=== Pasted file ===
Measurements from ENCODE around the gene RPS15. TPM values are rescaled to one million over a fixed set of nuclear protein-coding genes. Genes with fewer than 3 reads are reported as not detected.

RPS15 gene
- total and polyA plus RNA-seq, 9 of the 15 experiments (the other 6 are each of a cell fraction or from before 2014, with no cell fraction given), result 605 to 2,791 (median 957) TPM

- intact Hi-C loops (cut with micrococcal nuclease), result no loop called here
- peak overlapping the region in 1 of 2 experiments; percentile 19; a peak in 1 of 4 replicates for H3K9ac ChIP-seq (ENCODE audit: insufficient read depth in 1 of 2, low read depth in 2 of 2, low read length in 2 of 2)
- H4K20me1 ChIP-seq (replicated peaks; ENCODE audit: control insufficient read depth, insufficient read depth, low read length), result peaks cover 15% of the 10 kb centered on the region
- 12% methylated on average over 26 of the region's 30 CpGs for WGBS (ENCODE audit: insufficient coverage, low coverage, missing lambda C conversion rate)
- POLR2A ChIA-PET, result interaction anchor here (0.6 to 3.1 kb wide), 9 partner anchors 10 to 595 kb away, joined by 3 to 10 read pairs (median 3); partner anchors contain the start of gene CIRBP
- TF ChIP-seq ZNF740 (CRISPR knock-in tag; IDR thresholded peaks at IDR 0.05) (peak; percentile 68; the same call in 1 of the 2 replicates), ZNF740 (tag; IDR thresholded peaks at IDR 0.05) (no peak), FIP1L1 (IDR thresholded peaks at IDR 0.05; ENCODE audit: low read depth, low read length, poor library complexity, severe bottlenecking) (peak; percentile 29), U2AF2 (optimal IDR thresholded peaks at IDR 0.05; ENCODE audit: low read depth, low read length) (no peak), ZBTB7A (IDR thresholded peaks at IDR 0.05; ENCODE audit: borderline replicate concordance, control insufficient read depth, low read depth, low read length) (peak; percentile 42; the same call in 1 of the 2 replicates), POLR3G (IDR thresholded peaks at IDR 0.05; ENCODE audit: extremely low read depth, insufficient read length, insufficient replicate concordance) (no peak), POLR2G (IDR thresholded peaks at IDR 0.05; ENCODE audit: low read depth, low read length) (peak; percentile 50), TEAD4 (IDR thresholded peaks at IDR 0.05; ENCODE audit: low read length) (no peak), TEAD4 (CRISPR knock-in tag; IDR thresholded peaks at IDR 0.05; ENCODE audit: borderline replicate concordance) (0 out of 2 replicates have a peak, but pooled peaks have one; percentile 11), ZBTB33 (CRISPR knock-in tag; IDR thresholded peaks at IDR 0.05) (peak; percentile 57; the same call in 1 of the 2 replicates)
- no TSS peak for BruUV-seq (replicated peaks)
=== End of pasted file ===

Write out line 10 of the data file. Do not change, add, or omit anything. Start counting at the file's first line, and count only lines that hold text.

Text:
- no TSS peak for BruUV-seq (replicated peaks)